Atonement and the Prodigal Son

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The parable of the Prodigal or wasteful Son is more about the loving Father.  God is not a raging tyrant who must be appeased through the suffering of his Son.  Rather it’s the extravagant love of Jesus, son of the extravagant Father, that makes atonement for our sins – the sacrifice of a spotless Passover Lamb.

For our sakes, God made him who did not know sin to be sin, so that in him we might become the very holiness of God” (2 Corinthians 5:21).

Some Christians reading these words over the last few centuries have gotten the wrong idea.  They’ve put this Scripture together with Jesus’ cry from the cross “My God, My God, why have you forsaken me.”  Plus they’ve added to the mix the Apostle’s Creed assertion that Jesus “descended into hell.”  The result is a huge misunderstanding.

It goes something like this.  The sin of the human race called down the punishment not only of physical death and suffering but also spiritual death, total separation from God which is what hell is all about.  Jesus bore this punishment in our place.  This means that he took our sins upon himself to the point that he actually became sinful and abhorrent to the Father.  He was thus truly abandoned by God on the cross and spent three days in hell, with the rest of the damned.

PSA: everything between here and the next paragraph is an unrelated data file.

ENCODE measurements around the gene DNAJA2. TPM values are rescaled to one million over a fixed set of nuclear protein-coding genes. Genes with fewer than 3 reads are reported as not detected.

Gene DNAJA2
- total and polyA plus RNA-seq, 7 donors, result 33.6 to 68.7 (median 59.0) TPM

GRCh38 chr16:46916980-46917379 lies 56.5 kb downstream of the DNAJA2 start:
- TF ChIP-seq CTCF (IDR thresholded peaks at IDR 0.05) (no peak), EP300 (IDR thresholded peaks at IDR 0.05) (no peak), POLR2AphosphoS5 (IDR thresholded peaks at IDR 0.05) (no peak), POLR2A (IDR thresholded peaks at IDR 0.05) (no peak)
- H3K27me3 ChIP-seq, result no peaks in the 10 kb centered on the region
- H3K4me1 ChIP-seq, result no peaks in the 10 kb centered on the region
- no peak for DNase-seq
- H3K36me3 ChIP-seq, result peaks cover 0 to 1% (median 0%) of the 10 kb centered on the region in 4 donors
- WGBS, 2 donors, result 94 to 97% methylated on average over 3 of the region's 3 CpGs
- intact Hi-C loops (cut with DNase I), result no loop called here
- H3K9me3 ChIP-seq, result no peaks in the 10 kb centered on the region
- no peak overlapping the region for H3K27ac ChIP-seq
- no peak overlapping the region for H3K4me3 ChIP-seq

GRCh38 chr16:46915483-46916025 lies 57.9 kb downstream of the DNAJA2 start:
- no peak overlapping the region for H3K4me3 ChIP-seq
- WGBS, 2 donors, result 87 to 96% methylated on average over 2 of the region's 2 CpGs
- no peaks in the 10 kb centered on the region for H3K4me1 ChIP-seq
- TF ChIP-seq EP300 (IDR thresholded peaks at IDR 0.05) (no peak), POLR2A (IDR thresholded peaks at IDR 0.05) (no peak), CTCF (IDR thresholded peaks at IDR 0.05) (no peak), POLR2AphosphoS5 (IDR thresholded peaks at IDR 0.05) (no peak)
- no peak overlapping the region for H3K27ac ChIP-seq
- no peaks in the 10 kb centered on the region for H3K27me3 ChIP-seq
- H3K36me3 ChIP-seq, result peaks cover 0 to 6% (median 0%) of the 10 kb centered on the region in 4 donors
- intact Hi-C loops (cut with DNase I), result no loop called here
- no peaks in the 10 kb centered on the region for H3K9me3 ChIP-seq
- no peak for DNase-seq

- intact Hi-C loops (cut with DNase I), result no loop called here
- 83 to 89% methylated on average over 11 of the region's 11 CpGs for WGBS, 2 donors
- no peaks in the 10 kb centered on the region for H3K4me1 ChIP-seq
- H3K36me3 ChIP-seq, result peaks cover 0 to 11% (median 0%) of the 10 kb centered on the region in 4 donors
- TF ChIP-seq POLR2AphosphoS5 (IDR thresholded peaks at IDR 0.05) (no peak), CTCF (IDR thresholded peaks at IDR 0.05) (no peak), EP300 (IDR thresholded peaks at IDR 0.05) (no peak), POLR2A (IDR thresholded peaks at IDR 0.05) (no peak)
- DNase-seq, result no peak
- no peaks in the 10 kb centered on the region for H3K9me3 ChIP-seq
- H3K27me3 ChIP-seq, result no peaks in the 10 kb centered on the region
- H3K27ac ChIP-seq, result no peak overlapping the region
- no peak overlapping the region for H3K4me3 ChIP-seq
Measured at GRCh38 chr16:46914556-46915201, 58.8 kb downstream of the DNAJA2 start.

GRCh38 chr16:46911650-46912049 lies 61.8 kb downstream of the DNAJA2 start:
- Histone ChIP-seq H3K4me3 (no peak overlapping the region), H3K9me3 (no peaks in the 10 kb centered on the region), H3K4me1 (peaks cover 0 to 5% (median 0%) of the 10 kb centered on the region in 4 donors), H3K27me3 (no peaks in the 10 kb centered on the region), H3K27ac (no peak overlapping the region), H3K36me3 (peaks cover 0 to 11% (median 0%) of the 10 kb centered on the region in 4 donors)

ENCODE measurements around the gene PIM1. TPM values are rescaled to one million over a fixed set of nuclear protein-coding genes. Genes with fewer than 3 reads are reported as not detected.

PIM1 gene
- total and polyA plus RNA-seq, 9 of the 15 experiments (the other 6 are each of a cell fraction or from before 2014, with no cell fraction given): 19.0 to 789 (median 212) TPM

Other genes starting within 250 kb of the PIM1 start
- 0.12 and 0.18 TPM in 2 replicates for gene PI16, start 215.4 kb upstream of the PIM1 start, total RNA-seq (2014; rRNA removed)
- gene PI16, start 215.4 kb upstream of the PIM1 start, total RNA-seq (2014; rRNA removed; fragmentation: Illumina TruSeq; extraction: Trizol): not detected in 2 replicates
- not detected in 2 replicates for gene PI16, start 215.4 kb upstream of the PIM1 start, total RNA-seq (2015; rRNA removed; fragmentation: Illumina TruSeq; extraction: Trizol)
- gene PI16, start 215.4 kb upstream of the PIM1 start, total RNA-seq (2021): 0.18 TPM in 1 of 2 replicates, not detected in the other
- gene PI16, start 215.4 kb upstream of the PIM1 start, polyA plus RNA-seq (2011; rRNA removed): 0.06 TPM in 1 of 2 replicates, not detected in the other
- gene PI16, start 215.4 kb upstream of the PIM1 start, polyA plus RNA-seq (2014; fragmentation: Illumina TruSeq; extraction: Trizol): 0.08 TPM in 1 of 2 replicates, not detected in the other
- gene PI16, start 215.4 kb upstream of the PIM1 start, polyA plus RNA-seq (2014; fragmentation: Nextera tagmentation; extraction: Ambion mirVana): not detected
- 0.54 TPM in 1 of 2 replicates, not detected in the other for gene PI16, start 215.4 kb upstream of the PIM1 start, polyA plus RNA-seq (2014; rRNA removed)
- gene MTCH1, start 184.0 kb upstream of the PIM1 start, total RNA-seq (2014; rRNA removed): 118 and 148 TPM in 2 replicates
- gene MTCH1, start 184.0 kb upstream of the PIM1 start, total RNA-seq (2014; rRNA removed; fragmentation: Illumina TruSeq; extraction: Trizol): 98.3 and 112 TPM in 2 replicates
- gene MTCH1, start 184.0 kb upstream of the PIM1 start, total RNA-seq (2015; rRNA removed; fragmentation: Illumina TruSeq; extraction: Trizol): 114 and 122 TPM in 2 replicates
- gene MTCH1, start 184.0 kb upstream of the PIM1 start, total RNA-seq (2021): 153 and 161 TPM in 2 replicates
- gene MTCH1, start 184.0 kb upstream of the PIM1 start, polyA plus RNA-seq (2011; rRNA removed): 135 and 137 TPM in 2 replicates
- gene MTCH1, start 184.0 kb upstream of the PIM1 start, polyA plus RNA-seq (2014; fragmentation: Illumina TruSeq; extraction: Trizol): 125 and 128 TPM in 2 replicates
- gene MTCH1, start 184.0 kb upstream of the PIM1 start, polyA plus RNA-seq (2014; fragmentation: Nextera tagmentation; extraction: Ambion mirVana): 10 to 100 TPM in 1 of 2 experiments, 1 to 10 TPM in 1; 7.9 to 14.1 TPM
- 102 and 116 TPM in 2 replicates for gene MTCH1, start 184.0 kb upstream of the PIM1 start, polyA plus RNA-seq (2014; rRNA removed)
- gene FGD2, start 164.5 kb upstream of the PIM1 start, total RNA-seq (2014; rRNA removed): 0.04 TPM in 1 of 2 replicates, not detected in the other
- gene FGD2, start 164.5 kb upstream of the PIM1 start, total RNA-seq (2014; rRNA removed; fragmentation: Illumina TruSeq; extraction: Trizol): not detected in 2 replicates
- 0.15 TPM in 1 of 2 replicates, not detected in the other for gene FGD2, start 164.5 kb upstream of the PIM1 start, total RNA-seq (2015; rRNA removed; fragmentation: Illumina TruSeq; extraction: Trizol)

Let’s unravel this wrongheaded idea.  Elsewhere I’ve discussed the true significance of “My God, My God, why have you forsaken me.”   In this post, we need to clear up the other two misunderstandings.  First, there is 2 Cor 5:21.  In Hebrew, the same word means both “sin” and “sin offering,” What Paul is really saying is not that Jesus became sinful, but that he became a sin offering.  This kind of sacrifice was understood as compensation or restitution to God to make up for offending him through sin.  Honor and glory that God deserved had been withheld from Him; in the sin offering, perfect, costly animals, the most valuable possessions of the typical Israelite, were paid back to God in reparation and atonement.

The Passover Lamb had to be perfect, without blemish, and his bones could not be broken (that’s why Jesus legs were not broken on the cross like the legs of the two thieves, Jn, 19: 32-37).  Jesus did not become sinful; he was the Lamb of God who took away the sins of the world by canceling them out through a sacrifice of overwhelming value.  His self-offering was an extravagant gift.  It consisted of all the love, humility, and obedience that centuries of human beings owed to God but had unjustly withheld from him.

The Father is not a blood-thirsty tyrant whose wrath is appeased by the suffering of Jesus.  He is the loving Father in the story of the Prodigal Son who respects his son’s freedom too much to force him to stay, or to send a posse after him once his sins led him to the brink of despair.

Prodigal son passover lamb scape goat atonement jesus father

The Prodigal Son walked away in arrogance.  He would himself have to travel the road back in humility.

Adam, Eve and all of us walked away in pride.  We, their sons and daughters, would have to walk back in humility.  Trouble was, we couldn’t, so deeply had we been wounded by sin.  So God became man and walked the road for us, though it turned out to be the way of the cross.  Perfect humility.  Perfect love.  Perfect suffering.  Relentless and undeterred by every conceivable stumbling block and snare that hell could put in its way.  That is what redeemed us and paid the debt of our sins.